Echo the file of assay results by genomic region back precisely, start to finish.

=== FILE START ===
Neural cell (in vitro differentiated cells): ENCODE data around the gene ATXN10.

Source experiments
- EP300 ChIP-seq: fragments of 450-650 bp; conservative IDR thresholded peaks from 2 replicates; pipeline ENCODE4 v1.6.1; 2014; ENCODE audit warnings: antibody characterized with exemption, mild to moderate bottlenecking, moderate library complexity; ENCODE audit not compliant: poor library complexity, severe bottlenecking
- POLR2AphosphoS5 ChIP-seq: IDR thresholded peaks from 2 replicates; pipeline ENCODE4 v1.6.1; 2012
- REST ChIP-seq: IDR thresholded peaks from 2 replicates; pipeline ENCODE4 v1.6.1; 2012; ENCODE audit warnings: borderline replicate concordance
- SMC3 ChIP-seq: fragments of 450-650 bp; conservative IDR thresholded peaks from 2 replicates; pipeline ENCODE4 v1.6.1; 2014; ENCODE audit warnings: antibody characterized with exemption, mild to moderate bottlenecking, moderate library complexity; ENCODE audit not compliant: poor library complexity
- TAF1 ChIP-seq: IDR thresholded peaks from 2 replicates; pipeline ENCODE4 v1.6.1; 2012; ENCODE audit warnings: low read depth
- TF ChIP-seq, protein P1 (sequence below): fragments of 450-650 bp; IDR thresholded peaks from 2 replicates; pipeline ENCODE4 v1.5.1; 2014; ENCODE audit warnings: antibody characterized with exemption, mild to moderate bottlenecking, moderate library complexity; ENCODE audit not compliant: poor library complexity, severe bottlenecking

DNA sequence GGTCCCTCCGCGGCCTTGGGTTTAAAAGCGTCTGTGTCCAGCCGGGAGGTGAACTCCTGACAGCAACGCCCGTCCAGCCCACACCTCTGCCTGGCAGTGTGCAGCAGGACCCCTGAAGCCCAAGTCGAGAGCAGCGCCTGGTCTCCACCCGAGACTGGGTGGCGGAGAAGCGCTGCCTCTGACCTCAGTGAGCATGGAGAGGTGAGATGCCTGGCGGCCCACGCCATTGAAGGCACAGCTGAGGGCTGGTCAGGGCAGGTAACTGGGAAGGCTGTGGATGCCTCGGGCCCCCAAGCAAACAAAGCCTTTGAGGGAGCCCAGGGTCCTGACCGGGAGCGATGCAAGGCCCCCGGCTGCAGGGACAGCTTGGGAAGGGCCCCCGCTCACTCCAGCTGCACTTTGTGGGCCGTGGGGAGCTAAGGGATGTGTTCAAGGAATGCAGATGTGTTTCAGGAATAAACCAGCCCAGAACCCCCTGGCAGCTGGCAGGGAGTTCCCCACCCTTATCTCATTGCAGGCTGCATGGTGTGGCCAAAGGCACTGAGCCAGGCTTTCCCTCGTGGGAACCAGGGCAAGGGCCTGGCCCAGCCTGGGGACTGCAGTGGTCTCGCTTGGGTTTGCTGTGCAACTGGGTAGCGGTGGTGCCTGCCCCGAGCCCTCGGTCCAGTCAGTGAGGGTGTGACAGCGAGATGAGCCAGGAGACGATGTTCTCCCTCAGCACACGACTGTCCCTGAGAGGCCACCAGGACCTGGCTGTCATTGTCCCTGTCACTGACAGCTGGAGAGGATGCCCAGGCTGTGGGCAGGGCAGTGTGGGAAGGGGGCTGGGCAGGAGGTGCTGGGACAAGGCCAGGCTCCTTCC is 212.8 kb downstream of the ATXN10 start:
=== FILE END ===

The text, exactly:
Neural cell (in vitro differentiated cells): ENCODE data around the gene ATXN10.

Source experiments
- EP300 ChIP-seq: fragments of 450-650 bp; conservative IDR thresholded peaks from 2 replicates; pipeline ENCODE4 v1.6.1; 2014; ENCODE audit warnings: antibody characterized with exemption, mild to moderate bottlenecking, moderate library complexity; ENCODE audit not compliant: poor library complexity, severe bottlenecking
- POLR2AphosphoS5 ChIP-seq: IDR thresholded peaks from 2 replicates; pipeline ENCODE4 v1.6.1; 2012
- REST ChIP-seq: IDR thresholded peaks from 2 replicates; pipeline ENCODE4 v1.6.1; 2012; ENCODE audit warnings: borderline replicate concordance
- SMC3 ChIP-seq: fragments of 450-650 bp; conservative IDR thresholded peaks from 2 replicates; pipeline ENCODE4 v1.6.1; 2014; ENCODE audit warnings: antibody characterized with exemption, mild to moderate bottlenecking, moderate library complexity; ENCODE audit not compliant: poor library complexity
- TAF1 ChIP-seq: IDR thresholded peaks from 2 replicates; pipeline ENCODE4 v1.6.1; 2012; ENCODE audit warnings: low read depth
- TF ChIP-seq, protein P1 (sequence below): fragments of 450-650 bp; IDR thresholded peaks from 2 replicates; pipeline ENCODE4 v1.5.1; 2014; ENCODE audit warnings: antibody characterized with exemption, mild to moderate bottlenecking, moderate library complexity; ENCODE audit not compliant: poor library complexity, severe bottlenecking

DNA sequence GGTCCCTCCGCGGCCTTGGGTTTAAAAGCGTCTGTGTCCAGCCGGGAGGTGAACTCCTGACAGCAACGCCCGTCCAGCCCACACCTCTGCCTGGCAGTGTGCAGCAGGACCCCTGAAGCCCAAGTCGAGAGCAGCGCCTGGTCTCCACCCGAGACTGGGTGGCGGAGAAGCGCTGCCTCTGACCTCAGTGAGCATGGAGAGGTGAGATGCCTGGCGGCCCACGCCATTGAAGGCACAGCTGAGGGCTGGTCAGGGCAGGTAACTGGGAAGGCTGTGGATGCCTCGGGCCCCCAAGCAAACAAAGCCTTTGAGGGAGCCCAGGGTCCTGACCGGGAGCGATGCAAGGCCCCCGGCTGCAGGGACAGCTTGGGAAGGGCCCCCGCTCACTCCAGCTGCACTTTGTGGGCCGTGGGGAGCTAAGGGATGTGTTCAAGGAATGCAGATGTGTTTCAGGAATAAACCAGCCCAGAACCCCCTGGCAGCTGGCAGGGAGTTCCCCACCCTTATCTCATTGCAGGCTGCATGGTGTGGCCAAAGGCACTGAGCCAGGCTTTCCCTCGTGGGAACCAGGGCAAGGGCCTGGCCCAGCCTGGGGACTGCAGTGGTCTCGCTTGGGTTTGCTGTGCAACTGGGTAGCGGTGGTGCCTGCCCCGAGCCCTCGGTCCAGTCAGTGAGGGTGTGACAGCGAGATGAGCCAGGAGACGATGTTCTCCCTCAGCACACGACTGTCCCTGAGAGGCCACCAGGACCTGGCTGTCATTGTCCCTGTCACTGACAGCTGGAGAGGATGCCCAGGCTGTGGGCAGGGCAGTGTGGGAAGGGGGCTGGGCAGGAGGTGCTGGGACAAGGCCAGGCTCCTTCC is 212.8 kb downstream of the ATXN10 start: